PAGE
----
What are you meant to do?

Cindy JobsOrganization, Uncategorized

Some NAPO (National Association of Professional Organizers) colleagues and I participated in a service project this weekend at the University District Food Bank.  My “job” was to work with the food bank’s amazing Director, helping him declutter and organize his office so it would be more inviting to his team and donors.  About an hour into the organizing process, he stopped, shook his head, and asked me “how in the world can you do this every day? I’m exhausted!”  My response: “because  it’s what I am meant to do.”  I wake up every morning looking forward to helping people get unstuck, physically or emotionally, and move forward in their lives.

How do you determine what you’re meant to do?

  1.  Start with a Values and Needs exercise It’s important to know, at your core, what makes you tick.  Using myself as an example, my top Values are honesty, loyalty, and affection.  Anyone that knows me well, knows I’m a hugger; deeply dedicated to my family, friends and clients; and don’t tolerate dishonesty.  So, I would not do well in an occupation that doesn’t afford me deep, meaningful personal contact.  My top Needs include family, peace, and self-worth.  Again, those close to me know I will drop everything if someone I’m close to needs me; I don’t do well with conflict; and knowing I’m providing a valuable service to my family, friends, and clients is what drives me.  (Note:  The link to the Values and Needs exercise is an example only.  I do not specifically endorse the authors or their works.)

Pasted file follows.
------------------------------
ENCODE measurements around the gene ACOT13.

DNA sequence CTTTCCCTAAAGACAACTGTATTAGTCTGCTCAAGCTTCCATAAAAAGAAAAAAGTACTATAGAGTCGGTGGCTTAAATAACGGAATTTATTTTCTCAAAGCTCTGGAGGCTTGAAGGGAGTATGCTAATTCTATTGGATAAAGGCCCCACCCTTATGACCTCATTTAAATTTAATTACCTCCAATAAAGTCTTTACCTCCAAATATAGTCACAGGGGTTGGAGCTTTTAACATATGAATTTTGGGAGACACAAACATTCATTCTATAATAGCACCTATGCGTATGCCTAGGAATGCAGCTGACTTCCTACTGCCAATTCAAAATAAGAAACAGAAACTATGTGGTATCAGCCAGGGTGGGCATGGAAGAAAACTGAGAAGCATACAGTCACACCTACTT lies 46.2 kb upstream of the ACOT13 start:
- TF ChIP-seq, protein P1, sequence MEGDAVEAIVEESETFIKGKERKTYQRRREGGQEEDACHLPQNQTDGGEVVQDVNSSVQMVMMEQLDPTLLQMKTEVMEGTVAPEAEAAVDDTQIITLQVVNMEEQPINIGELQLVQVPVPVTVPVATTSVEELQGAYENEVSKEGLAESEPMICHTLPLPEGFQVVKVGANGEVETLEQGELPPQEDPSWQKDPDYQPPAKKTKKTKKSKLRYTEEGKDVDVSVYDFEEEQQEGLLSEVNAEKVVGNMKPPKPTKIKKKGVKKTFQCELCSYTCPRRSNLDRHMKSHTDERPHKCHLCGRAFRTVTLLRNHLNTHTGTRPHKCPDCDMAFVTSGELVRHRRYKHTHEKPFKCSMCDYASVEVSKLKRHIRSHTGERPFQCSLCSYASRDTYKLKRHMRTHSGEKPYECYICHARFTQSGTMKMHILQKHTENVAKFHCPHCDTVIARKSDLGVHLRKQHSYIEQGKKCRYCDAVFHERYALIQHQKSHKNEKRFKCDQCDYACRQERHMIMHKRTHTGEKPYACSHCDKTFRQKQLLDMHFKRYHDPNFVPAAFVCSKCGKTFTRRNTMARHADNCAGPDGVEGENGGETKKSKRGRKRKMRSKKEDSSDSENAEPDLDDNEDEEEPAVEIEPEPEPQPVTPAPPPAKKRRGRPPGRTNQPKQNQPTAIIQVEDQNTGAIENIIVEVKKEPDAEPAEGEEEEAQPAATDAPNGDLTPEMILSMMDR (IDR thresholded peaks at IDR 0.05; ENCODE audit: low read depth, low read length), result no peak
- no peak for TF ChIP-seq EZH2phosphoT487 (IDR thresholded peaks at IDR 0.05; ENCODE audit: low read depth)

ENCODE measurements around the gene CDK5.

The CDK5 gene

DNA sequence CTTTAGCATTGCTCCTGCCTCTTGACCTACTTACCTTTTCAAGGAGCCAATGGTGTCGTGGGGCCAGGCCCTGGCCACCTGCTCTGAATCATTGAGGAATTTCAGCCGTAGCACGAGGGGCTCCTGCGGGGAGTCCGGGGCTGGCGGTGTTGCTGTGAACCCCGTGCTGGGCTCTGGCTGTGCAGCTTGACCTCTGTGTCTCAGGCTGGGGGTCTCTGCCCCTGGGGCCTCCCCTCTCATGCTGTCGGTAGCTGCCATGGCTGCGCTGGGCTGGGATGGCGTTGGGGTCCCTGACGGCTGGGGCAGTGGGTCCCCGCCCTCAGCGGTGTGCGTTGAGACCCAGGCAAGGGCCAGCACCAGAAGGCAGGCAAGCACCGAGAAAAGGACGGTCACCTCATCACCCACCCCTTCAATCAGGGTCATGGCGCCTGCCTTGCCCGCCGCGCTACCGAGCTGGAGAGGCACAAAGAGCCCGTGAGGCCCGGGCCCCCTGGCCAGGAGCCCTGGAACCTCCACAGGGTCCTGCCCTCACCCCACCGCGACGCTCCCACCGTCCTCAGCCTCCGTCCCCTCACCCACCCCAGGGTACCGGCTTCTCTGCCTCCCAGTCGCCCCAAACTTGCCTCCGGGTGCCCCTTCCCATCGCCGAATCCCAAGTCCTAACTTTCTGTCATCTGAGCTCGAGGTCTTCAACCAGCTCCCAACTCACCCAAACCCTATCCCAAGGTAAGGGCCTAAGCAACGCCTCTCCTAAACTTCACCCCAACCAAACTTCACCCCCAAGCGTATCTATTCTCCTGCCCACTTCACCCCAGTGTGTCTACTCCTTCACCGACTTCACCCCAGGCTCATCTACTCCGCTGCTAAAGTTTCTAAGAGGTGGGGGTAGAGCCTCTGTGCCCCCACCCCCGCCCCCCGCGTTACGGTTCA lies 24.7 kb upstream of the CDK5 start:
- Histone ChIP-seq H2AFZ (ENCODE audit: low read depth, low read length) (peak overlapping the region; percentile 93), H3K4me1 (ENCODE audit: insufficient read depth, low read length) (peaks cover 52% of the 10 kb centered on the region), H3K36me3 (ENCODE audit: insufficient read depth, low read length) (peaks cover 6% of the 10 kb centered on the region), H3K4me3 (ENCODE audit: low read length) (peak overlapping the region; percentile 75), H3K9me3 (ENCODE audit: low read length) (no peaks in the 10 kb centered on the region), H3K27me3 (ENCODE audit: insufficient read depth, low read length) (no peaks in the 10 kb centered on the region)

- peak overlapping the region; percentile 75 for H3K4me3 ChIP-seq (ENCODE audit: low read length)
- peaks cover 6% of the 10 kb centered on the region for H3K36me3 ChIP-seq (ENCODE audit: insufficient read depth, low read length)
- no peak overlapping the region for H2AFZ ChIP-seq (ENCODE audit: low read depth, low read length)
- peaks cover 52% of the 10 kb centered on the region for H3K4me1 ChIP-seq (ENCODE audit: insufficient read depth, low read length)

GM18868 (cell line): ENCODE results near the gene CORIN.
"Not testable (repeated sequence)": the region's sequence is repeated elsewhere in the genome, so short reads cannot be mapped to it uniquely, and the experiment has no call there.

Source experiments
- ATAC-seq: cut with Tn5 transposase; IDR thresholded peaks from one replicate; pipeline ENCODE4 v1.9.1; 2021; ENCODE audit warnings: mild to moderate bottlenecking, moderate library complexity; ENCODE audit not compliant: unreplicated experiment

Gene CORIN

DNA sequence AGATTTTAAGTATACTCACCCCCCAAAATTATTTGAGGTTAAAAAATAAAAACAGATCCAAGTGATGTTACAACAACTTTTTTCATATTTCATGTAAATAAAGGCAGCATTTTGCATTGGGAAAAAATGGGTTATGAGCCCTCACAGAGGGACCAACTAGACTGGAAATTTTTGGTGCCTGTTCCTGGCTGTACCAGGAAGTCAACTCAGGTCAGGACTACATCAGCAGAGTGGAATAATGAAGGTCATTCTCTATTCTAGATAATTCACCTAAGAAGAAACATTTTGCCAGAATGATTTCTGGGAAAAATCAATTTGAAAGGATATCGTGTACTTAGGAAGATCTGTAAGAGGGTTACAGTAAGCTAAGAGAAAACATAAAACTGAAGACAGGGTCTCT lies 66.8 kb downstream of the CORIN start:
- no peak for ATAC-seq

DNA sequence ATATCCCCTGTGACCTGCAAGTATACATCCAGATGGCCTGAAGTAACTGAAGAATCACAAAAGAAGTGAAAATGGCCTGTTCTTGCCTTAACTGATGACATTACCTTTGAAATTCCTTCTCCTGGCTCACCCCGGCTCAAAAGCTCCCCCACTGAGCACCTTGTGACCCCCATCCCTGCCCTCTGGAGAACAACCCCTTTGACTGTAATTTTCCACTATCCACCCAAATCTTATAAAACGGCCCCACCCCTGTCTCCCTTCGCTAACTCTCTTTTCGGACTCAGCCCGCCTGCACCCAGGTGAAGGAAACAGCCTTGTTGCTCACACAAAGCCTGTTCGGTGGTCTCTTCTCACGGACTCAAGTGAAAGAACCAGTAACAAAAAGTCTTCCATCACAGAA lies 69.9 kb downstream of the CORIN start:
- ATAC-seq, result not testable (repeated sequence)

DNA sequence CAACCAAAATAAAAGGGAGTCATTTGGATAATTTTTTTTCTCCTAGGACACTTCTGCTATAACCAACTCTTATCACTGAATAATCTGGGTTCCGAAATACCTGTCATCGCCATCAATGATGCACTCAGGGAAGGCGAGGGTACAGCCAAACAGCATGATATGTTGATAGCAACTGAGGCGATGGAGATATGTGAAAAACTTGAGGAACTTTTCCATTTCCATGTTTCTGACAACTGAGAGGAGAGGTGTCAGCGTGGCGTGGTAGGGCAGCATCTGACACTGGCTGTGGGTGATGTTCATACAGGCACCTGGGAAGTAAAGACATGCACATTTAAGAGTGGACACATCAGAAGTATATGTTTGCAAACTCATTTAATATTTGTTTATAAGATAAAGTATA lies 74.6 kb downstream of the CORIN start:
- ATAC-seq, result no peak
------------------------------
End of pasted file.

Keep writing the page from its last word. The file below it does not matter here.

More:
2. What are you good at?  Years ago I participated in Tom Roth’s StrengthsFinder exercise.  Not surprisingly, my identified strong traits markers include Stretegic, Discipline, Relator, Learner, and Responsibility.  All of these traits serve me well as a Professional Organizer and Coach.
  3. What are you NOT good at?  Knowing what you aren’t good at (or just don’t want to do) is as important as knowing what makes you tick.  Deep down, I’m a bit of an introvert.  Get to know me and I’m very open and communicative.  But, in a crowd of people I don’t know, I’m a wallflower.  Hence, I would not make a great salesperson.
  4. What are your skills? Some occupations just flat require some very defined skill sets.  Although I’m a kinesthetic learner, I don’t have fine dexterity skills.  I should not be a surgeon.  But I am really, really good at process, so people are constantly asking me to organize projects and events (and I love it!).
  5. What makes you smile when you think about doing it?  I don’t like to garden. It does not make me smile. I know people that do love to garden and when they think about going outside and getting their hands dirty, they beam!  On the other hand, I love to organize stuff and help people move from where they are (physically or emotionally) to where they want to be.  It makes me smile even thinking about it.  What makes you smile?

Are you frustrated or unhappy doing what you’re doing?  If so, maybe you’re not doing what you are meant to do.

Cindy Jobs


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National Association of Professional Organizers, Seattle Chapter Vice President
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Level I Certificates earned in Chronic Disorganization; ADD; Client Administration; Time Management; Mental Health; and Hoarding.

Level II Specialist Certificates earned in Chronic Disorganization and ADHD.

Coach Approach for Organizers
Graduate of the Comprehensive Training Program: Coaching Essentials; Strengths-Based Coaching; Brain-Based Coaching; Life and ADHD Coaching; and Organizer Coach Integration
Graduate-level training: Body-Based Coaching; ADHD Coaching Competencies